What causes inflation? It will possibly be the results of rising consumer demand. But inflation may also rise and fall based on developments which have little to do with economic conditions, equivalent to limited oil production and provide chain problems.

Is inflation bad? It is determined by the circumstances. Fast price increases spell trouble, but moderate price gains can result in higher wages and job growth.

Can inflation affect the stock market? Rapid inflation typically spells trouble for stocks. Financial assets normally have historically fared badly during inflation booms, while tangible assets like houses have held their value higher.

The Fed’s increasing openness and greater willingness to discuss issues like climate, racism and inequality in recent times has occasionally drawn backlash from Republicans, including several on the Senate Banking Committee, which helps to oversee the central bank.

The Fed should “not wander off to pursue perceived social advantages that will not be tightly linked to our statutory goals and authorities,” Mr. Powell said in his speech, seemingly responding to such concerns.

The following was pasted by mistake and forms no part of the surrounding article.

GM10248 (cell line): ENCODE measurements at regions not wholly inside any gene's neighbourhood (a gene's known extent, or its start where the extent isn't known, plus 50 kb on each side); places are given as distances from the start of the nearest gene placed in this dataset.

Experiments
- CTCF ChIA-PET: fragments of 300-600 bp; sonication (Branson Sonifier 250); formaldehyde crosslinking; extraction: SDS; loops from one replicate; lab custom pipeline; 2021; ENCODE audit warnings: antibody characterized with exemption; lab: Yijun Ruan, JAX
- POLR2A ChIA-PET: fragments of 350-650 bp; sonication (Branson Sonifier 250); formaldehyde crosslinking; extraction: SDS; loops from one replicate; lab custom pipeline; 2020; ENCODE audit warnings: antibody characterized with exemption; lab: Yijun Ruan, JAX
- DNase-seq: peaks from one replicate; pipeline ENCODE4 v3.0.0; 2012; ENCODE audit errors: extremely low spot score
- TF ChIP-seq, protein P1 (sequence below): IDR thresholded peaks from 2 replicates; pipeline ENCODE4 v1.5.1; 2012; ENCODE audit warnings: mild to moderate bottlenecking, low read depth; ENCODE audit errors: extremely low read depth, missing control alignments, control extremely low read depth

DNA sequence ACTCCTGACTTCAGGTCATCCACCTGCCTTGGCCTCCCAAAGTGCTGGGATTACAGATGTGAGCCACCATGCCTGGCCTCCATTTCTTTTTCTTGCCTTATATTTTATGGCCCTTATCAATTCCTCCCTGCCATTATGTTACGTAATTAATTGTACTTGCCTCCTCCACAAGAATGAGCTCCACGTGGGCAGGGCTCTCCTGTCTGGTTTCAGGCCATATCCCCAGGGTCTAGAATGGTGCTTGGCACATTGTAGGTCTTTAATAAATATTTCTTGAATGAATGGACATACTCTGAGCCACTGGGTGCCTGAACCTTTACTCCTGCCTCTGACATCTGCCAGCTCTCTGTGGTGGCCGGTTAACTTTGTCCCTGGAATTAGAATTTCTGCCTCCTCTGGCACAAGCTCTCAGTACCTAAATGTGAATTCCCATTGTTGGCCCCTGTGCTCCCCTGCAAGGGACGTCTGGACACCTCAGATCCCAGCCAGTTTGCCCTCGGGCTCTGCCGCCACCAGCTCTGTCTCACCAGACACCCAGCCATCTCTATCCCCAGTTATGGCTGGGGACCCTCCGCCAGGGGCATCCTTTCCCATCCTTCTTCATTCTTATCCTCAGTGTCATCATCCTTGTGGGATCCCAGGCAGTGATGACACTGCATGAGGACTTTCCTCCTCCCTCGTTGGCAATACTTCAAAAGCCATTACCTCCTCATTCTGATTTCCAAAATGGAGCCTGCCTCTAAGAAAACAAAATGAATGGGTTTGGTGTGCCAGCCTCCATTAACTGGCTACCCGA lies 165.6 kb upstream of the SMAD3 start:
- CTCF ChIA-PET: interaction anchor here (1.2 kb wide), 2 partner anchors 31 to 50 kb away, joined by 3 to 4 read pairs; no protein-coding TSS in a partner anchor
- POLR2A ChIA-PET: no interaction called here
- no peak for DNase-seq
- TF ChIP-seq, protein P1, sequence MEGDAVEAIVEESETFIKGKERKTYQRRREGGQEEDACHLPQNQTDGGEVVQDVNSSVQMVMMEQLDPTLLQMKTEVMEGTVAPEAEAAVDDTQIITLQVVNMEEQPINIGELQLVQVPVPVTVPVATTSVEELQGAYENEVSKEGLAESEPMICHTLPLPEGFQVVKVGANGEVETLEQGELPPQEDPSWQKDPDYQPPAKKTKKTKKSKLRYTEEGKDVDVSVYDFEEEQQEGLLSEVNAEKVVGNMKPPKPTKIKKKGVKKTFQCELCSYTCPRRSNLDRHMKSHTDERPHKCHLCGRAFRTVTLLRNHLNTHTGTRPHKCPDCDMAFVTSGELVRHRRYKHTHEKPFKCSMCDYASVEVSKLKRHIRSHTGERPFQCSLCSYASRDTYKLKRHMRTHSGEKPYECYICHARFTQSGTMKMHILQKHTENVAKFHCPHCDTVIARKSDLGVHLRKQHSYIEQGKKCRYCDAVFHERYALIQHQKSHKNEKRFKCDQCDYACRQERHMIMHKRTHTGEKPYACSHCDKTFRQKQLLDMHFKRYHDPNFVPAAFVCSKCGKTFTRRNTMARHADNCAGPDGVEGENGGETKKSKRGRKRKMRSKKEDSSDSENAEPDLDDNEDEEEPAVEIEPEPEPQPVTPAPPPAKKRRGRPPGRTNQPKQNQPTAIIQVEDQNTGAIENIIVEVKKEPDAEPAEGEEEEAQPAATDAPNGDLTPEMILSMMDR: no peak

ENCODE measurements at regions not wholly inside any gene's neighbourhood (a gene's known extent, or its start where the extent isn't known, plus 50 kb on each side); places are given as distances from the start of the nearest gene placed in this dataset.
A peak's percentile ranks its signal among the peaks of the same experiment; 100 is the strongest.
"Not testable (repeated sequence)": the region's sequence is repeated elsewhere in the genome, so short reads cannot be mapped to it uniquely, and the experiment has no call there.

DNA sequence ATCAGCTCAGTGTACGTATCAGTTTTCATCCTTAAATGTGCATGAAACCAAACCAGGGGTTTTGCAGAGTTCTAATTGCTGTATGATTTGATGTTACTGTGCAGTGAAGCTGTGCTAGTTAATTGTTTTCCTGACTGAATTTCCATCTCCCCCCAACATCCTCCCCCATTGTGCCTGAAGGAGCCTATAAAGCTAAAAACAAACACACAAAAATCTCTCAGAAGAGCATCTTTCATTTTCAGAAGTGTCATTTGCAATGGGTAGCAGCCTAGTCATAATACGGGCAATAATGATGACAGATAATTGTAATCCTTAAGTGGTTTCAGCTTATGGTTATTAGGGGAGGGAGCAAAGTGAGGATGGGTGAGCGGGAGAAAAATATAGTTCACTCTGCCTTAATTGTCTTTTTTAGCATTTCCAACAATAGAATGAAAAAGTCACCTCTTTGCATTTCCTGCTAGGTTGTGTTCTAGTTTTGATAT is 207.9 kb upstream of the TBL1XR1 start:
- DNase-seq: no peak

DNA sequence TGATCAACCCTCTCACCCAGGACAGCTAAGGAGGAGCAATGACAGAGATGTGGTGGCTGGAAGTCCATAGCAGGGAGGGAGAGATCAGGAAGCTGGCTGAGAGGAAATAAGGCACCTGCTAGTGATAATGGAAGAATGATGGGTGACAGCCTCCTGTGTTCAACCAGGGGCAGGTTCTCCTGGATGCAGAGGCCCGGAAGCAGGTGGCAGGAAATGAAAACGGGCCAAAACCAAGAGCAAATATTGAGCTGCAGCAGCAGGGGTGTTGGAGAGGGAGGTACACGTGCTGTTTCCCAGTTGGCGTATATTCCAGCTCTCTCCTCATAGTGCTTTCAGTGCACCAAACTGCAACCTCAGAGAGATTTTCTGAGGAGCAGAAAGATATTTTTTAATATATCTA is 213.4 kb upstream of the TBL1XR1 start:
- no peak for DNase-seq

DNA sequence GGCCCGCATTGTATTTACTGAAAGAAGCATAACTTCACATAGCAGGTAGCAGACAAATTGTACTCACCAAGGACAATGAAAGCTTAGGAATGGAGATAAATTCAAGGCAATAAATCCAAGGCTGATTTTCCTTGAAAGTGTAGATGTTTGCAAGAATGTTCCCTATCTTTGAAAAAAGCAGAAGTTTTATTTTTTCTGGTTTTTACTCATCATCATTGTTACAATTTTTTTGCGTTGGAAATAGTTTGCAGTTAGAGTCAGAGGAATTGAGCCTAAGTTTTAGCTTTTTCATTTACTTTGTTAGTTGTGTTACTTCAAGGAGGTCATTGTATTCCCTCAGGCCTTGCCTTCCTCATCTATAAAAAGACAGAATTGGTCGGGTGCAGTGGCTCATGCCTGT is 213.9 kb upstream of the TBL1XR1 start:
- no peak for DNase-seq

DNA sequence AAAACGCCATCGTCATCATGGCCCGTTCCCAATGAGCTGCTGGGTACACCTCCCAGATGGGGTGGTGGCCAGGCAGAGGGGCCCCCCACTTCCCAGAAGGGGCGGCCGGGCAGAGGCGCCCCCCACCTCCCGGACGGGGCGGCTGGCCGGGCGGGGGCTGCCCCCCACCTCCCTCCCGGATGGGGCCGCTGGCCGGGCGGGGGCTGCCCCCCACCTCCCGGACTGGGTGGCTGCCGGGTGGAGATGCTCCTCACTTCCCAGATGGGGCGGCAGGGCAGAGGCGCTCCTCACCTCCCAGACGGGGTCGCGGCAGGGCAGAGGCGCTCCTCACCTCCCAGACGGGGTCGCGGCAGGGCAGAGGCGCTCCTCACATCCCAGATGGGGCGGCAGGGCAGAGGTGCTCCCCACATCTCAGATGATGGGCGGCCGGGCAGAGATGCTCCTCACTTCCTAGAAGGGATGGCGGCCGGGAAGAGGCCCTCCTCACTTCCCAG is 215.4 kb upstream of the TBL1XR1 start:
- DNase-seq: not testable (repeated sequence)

The talk over the Fed’s role in climate change conversations — and in politicized issues more broadly — has faded into the background because the more immediate problem of rapid inflation has taken center stage. But it surely stays a gradual drumbeat that’s prone to return to the fore, particularly now that Republicans control the House.

The Fed desires to avoid overstepping and drawing backlash that might imperil its freedom to set policy without interference from Congress and the White House.

America’s central bank is given substantial freedom to set policy without political interference. Its officials in Washington are chosen by the president and confirmed by the Senate, but once in office, they’re free to set policy as they see fit and in collaboration with their colleagues from regional Fed banks across the country. Congress gives the Fed its broad goals — maximum employment and stable prices — but its policymakers are allowed to interpret what that mandate means and pursue it as they see fit.